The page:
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Anti-dumping: what you should know

The anti-dumping law is a trade defense measure, within the scope of customs procedures, which is carried out when a foreign supplier charges prices lower than those applied in their own country. This practice is known as dumping.

In order to protect their respective economy, many countries impose duties on products they believe are being dumped in their national market because these products have the potential to undercut local businesses and the local economy.

Today we will talk about what the anti-dumping law is and how the margin of dumping of a product is calculated.

What is anti-dumping?

The Anti-Dumping Agreement defines dumping as the sale of a product for export at a price lower than its “normal value”. This definition involves a comparison between two prices, the export price, and the “normal value”, to determine whether the product is dumped.

It is important to note that dumping is not the sale of a product for export at a price lower than that charged by producers in the importing country. This is price undercutting. Prices charged by producers in the importing country are not relevant in determining whether an imported product is dumped. However, the issue of price undercutting is among the factors to be taken into account when determining whether dumped imports are causing injury to the domestic industry.

How to impose a measure of this type?

In order to impose an anti-dumping measure, the Member in question must determine the existence of dumping, material injury to the domestic industry, and a causal relationship between dumping and injury.

These three elements must be determined in the course of an investigation carried out by the authorities of the importing Member country in accordance with the procedural rules established in the Agreement.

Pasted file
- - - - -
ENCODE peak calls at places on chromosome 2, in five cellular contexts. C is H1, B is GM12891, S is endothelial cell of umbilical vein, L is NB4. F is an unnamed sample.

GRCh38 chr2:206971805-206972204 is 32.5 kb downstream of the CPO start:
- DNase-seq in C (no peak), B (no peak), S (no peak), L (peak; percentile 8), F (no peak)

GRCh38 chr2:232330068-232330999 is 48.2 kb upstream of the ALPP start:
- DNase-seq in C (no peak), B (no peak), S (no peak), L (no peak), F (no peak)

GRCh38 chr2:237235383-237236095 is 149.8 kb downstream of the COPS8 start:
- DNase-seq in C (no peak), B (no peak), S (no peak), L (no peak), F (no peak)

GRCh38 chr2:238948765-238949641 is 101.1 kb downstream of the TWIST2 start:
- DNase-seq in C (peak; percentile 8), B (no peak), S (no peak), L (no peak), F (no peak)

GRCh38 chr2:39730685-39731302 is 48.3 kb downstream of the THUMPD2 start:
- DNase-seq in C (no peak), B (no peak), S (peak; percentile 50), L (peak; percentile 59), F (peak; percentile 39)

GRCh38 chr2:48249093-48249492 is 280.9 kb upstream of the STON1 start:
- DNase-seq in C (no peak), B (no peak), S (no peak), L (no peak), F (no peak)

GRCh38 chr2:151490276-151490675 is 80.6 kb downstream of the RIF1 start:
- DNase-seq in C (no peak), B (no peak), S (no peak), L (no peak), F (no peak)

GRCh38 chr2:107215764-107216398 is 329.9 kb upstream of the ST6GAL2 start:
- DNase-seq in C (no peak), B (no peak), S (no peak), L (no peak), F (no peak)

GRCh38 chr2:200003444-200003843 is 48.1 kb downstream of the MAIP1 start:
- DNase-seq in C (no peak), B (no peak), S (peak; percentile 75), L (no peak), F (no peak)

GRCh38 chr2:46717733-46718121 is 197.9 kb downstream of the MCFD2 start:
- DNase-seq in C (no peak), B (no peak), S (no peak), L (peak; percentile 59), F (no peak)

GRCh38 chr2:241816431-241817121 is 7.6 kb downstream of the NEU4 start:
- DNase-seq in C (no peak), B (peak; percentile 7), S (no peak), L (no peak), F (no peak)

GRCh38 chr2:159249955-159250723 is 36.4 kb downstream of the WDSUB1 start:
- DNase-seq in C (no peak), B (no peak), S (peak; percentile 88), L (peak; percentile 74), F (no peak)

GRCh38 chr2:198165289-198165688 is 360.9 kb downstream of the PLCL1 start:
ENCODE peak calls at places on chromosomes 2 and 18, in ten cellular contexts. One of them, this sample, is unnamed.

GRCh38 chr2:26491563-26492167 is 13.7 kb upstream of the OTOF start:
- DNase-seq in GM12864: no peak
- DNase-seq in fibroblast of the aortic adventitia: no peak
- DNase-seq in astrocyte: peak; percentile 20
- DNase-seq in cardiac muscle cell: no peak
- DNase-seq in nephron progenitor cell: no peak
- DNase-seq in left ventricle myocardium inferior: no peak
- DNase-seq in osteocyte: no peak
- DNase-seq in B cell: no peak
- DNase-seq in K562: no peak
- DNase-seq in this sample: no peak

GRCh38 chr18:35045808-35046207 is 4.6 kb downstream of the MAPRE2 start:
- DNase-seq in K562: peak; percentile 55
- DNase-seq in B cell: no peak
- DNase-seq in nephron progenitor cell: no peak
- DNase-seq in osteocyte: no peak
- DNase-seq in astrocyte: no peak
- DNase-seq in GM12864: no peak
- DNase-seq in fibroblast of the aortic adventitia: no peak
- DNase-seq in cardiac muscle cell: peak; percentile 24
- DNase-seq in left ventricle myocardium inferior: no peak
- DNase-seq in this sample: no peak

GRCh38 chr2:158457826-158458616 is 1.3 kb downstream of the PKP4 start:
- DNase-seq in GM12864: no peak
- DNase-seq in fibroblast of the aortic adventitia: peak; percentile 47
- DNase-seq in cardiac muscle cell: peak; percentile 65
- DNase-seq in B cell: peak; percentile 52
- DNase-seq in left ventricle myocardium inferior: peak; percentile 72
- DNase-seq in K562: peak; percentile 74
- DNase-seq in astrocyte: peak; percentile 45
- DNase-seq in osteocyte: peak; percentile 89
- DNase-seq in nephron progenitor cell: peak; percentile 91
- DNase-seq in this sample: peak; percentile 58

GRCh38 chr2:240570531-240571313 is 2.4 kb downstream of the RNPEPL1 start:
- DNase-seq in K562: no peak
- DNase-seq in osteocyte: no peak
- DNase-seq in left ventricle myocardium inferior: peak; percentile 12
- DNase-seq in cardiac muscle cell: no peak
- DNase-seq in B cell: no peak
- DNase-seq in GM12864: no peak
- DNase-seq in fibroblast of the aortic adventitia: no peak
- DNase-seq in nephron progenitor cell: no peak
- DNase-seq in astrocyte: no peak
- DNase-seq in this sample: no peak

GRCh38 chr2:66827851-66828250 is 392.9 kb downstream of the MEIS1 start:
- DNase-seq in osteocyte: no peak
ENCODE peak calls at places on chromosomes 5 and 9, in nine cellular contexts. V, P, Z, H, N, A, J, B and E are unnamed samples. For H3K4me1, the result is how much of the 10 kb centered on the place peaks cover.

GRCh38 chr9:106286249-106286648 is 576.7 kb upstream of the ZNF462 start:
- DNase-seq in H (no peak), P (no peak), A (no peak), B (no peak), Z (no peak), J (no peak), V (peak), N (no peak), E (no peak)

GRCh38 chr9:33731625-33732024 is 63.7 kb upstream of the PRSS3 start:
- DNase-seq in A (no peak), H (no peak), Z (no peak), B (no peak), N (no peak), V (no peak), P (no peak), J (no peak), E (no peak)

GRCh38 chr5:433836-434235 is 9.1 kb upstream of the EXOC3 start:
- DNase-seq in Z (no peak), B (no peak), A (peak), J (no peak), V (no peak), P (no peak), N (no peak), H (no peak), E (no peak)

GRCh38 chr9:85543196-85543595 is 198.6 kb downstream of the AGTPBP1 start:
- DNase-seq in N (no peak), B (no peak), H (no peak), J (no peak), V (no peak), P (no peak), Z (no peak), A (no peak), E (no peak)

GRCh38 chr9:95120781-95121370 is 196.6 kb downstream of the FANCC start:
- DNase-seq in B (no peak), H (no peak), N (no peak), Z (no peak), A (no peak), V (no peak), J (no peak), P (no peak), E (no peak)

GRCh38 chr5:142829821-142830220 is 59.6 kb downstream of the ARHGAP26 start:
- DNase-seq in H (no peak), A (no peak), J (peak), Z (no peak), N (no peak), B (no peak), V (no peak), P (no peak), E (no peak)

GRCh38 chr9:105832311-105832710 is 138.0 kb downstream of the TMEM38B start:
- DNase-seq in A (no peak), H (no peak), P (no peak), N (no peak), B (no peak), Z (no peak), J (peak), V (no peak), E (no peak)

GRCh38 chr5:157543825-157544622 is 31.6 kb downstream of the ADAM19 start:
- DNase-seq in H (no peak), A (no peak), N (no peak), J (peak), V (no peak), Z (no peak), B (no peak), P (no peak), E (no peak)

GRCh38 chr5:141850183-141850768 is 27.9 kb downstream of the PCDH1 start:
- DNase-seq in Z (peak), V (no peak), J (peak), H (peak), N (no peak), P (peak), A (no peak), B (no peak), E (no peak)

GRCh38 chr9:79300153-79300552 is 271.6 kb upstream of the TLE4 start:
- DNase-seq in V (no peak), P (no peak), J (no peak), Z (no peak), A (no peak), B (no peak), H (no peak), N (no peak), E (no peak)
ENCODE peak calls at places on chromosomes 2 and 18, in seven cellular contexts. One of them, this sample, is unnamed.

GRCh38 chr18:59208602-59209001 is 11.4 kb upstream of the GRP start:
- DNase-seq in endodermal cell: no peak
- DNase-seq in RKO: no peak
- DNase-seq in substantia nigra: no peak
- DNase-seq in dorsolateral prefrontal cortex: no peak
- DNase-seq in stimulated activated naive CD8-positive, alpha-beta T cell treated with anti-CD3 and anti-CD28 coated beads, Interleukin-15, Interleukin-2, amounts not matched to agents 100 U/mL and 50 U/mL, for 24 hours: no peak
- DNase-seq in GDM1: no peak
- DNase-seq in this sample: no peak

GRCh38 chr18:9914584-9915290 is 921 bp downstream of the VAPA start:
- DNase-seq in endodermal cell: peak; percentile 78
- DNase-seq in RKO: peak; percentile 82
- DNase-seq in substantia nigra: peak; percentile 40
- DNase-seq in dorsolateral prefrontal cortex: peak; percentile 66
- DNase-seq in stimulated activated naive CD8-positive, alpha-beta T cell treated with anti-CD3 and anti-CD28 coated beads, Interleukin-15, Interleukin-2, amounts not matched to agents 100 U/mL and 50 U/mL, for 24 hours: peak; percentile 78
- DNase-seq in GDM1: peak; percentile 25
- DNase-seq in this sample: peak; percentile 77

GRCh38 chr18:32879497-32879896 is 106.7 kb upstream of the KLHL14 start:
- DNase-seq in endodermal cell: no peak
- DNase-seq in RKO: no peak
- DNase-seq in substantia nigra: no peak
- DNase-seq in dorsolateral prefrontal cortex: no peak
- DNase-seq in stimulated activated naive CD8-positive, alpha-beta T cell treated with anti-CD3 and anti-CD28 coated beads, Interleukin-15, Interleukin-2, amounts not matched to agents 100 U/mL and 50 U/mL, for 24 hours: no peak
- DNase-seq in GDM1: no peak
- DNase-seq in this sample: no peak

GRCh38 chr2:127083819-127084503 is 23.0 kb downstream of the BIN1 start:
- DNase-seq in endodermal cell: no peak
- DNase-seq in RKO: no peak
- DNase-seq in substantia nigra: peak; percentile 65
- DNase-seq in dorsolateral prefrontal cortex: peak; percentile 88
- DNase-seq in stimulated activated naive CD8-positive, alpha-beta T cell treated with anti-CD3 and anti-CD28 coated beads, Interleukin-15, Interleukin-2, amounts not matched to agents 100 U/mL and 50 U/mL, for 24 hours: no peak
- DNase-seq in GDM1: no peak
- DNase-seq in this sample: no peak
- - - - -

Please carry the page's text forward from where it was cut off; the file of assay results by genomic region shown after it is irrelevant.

How is the margin of dumping calculated?

The margin of dumping is the difference between the export price and the normal value. The Anti-Dumping Agreement establishes rules for calculating the export price (the price of the allegedly dumped product in the importing country) and the normal value (usually the price of the allegedly dumped product in the exporting country).

One of the requirements is that the comparison of the two prices is “fair” and some of the elements of a fair comparison are specified in the Anti-Dumping Agreement: the two prices must be set at the same level of trade, usually the “ex-factory” level., and on the basis of sales made as soon as possible.

The preferred methodologies for calculating the margin of dumping are to compare the weighted average normal value with the weighted average export price or to calculate the margins of dumping on a transaction-by-transaction basis. In cases where the product under investigation covers more than one by-product or “model”, its full value must be attributed to any negative margin of dumping corresponding to a given model by calculating the overall weighted average margin of dumping for all the models together.

That is, negative margins cannot be considered “zero” dumping. The margin of dumping is generally expressed as a percentage of the export price. For example, if the normal value is 100 and the export price is 80, the difference will be 20 and it will normally be said that the margin of dumping is 25 percent (that is (20 ÷ 80) * 100).